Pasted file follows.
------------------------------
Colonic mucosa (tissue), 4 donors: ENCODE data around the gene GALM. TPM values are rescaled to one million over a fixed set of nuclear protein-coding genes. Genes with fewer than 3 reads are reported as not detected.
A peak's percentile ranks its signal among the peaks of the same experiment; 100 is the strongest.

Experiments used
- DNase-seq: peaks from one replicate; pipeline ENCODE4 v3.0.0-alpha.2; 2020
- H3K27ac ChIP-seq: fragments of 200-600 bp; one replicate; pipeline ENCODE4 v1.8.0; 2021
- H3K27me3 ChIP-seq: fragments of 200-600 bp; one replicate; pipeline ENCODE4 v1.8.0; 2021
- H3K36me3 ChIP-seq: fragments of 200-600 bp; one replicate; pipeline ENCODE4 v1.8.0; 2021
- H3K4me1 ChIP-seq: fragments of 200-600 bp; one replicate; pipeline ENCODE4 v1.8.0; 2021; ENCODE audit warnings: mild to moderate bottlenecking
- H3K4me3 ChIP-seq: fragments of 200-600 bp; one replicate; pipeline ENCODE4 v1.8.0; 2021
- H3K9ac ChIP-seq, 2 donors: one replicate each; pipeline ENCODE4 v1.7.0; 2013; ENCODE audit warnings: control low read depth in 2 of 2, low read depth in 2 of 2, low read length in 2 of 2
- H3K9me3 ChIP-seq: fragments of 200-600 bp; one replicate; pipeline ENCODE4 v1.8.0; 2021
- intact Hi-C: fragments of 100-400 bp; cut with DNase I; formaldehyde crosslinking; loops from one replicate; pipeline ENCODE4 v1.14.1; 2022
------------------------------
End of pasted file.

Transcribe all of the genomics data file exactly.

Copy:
Colonic mucosa (tissue), 4 donors: ENCODE data around the gene GALM. TPM values are rescaled to one million over a fixed set of nuclear protein-coding genes. Genes with fewer than 3 reads are reported as not detected.
A peak's percentile ranks its signal among the peaks of the same experiment; 100 is the strongest.

Experiments used
- DNase-seq: peaks from one replicate; pipeline ENCODE4 v3.0.0-alpha.2; 2020
- H3K27ac ChIP-seq: fragments of 200-600 bp; one replicate; pipeline ENCODE4 v1.8.0; 2021
- H3K27me3 ChIP-seq: fragments of 200-600 bp; one replicate; pipeline ENCODE4 v1.8.0; 2021
- H3K36me3 ChIP-seq: fragments of 200-600 bp; one replicate; pipeline ENCODE4 v1.8.0; 2021
- H3K4me1 ChIP-seq: fragments of 200-600 bp; one replicate; pipeline ENCODE4 v1.8.0; 2021; ENCODE audit warnings: mild to moderate bottlenecking
- H3K4me3 ChIP-seq: fragments of 200-600 bp; one replicate; pipeline ENCODE4 v1.8.0; 2021
- H3K9ac ChIP-seq, 2 donors: one replicate each; pipeline ENCODE4 v1.7.0; 2013; ENCODE audit warnings: control low read depth in 2 of 2, low read depth in 2 of 2, low read length in 2 of 2
- H3K9me3 ChIP-seq: fragments of 200-600 bp; one replicate; pipeline ENCODE4 v1.8.0; 2021
- intact Hi-C: fragments of 100-400 bp; cut with DNase I; formaldehyde crosslinking; loops from one replicate; pipeline ENCODE4 v1.14.1; 2022